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Ode to Broken Things | Poem by Pablo Neruda


 
Pablo Neruda
translated by Jodey Bateman

 
ODE TO BROKEN THINGS
 
Things get broken 
at home 
like they were pushed 
by an invisible, deliberate smasher. 
It's not my hands 
or yours 
It wasn't the girls 
with their hard fingernails 
or the motion of the planet. 
It wasn't anything or anybody 
It wasn't the wind 
It wasn't the orange-colored noontime 
Or night over the earth 
It wasn't even the nose or the elbow 
Or the hips getting bigger 
or the ankle 
or the air. 
The plate broke, the lamp fell 
All the flower pots tumbled over 
one by one. That pot 
which overflowed with scarlet 
in the middle of October, 
it got tired from all the violets 
and another empty one 
rolled round and round and round 
all through winter 
until it was only the powder 
of a flowerpot, 
a broken memory, shining dust. 

And that clock 
whose sound 
was 
the voice of our lives, 
the secret 
thread of our weeks, 
which released 
one by one, so many hours 
for honey and silence 
for so many births and jobs, 
that clock also 
fell 
and its delicate blue guts 
vibrated 
among the broken glass 
its wide heart 
unsprung. 

Life goes on grinding up 
glass, wearing out clothes 
making fragments 
breaking down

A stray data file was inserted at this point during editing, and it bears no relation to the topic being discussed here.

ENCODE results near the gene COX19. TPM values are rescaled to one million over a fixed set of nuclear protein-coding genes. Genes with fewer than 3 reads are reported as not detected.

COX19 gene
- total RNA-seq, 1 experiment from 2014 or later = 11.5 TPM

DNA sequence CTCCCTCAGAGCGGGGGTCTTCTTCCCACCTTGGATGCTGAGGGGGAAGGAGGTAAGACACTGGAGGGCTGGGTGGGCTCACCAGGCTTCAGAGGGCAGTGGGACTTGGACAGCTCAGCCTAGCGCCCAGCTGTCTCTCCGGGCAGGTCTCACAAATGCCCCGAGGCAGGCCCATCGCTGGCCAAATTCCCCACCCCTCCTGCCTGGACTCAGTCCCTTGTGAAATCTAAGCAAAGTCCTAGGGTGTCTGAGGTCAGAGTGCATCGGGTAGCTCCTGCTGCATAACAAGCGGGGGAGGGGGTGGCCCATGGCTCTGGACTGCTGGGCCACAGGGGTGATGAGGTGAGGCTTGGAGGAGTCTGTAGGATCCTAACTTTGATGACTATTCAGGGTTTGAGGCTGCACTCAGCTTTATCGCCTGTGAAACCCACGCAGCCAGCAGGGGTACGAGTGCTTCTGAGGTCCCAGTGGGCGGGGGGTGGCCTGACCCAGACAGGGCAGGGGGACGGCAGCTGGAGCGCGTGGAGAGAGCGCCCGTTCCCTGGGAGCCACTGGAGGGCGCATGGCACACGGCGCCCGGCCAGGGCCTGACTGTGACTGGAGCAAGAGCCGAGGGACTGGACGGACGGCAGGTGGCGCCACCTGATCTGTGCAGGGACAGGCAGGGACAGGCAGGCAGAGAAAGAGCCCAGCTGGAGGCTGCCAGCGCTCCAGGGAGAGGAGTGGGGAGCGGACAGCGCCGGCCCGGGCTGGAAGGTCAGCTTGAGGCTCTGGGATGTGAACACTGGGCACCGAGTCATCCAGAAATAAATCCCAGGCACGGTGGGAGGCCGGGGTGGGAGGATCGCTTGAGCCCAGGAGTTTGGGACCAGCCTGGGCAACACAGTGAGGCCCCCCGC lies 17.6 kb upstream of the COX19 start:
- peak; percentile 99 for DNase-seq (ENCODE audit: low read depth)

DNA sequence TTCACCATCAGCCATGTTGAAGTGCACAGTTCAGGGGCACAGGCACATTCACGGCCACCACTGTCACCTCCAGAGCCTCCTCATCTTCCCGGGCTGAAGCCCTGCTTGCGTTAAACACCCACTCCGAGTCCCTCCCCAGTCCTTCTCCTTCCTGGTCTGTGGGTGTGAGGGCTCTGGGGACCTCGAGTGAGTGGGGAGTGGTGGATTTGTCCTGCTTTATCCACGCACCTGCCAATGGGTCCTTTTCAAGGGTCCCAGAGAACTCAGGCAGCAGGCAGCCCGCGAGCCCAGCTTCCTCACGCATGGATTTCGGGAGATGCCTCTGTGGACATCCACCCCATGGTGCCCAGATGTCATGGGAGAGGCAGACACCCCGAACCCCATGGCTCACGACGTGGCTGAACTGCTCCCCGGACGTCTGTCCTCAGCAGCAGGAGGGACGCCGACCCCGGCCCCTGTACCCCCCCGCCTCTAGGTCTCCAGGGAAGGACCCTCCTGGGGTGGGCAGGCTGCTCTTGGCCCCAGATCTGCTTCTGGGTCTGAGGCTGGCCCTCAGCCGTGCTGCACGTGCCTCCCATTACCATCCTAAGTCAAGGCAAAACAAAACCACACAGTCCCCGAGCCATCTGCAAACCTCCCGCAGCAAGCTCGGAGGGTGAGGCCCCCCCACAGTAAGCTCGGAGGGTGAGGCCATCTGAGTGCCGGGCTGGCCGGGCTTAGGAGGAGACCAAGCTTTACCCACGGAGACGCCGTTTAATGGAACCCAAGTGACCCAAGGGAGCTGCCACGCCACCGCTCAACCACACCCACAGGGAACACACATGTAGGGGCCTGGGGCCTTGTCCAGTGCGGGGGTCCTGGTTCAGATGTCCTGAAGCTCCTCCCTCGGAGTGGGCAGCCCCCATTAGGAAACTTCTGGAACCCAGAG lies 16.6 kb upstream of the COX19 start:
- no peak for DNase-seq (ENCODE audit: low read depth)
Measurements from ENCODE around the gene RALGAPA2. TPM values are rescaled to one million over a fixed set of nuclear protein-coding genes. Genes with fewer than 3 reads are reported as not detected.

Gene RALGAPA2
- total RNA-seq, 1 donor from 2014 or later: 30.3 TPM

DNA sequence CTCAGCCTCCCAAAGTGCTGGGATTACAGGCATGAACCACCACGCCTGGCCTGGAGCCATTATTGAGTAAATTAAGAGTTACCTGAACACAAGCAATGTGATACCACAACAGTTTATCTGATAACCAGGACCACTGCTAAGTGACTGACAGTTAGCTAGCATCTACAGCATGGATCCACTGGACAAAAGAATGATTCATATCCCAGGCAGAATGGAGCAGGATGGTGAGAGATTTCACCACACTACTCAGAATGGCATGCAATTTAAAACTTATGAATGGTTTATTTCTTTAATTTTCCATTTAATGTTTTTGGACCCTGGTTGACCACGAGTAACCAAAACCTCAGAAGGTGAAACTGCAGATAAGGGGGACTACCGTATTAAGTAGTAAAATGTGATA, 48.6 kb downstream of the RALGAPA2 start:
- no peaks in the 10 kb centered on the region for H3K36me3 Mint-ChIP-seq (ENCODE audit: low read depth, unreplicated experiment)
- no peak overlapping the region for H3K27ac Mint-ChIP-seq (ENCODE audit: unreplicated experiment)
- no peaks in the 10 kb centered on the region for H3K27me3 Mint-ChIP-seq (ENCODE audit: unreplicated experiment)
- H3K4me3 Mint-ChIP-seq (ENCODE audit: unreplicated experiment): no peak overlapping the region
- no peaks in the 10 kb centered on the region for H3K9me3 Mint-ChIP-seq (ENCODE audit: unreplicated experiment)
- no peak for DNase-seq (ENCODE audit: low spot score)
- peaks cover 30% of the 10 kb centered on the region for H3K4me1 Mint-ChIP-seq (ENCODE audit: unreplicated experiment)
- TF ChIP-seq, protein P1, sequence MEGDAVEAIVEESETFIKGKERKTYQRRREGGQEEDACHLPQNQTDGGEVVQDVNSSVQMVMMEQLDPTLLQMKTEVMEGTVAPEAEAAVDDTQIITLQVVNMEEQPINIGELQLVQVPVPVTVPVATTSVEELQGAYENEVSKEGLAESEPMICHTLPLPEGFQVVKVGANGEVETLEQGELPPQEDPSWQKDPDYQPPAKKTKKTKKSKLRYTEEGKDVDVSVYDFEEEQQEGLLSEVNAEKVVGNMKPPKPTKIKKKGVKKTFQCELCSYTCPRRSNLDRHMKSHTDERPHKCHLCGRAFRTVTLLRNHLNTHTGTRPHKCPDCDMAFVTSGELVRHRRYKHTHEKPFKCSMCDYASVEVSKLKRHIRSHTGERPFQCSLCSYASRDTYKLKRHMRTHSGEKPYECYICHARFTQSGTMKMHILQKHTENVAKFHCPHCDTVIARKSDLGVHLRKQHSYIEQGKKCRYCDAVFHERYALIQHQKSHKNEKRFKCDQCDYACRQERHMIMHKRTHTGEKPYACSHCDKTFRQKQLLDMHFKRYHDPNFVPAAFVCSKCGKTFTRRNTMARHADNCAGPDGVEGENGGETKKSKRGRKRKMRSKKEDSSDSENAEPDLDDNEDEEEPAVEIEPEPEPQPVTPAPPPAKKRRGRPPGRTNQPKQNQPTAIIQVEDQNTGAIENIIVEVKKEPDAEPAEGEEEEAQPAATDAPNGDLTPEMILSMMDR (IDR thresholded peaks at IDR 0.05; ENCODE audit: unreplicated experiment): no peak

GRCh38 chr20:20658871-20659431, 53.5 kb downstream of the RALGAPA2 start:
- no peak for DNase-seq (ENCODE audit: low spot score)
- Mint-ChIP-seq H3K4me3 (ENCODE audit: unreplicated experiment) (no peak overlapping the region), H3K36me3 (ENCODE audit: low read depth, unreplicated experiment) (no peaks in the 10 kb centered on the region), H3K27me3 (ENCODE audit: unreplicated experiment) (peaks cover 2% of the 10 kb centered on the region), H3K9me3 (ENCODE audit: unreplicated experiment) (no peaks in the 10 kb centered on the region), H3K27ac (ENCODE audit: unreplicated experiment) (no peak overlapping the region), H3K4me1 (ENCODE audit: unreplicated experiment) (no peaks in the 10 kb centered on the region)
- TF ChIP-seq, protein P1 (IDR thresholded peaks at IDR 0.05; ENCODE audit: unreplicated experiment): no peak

forms 
and what lasts through time 
is like an island on a ship in the sea, 
perishable 
surrounded by dangerous fragility 
by merciless waters and threats. 

Let's put all our treasures together 
-- the clocks, plates, cups cracked by the cold -- 
into a sack and carry them 
to the sea 
and let our possessions sink 
into one alarming breaker 
that sounds like a river. 
May whatever breaks 
be reconstructed by the sea 
with the long labor of its tides. 
So many useless things 
which nobody broke 
but which got broken anyway. 


 
back to Jodey
back to Pablo
home to Moongate

 
 
 

Other Jodey Bateman translations of Pablo Neruda:
I'll Explain Some Things
Soneto LXXIII
What Spain Was Like
An Ode For Ironing
Beasts
Ode to a Woman Gardening
Ode To Bird Watching
Ode to Broken Things
Ode to Clothing / Oda al Traje
Ode to Olive Oil / Oda al Aceite
Ode to Some Yellow Flowers
Ode to the Artichoke
Ode to the Dictionary
Ode to the Lemon
Ode to the Piano
Ode to the Smell of Wood
Opium In The East (excerpt)
Poem Twenty
GAUTAMA CHRIST
For Everybody
From the Heights of Maccho Picchu
Poems by Pablo Neruda, Pulitizer Prize winner
Statues
Status Report
The Arrival in Madrid
The Heavenly Poets
The Old Women of the Ocean
The Turtle
To Sit Down
To the Foot From Its Child
Triangles

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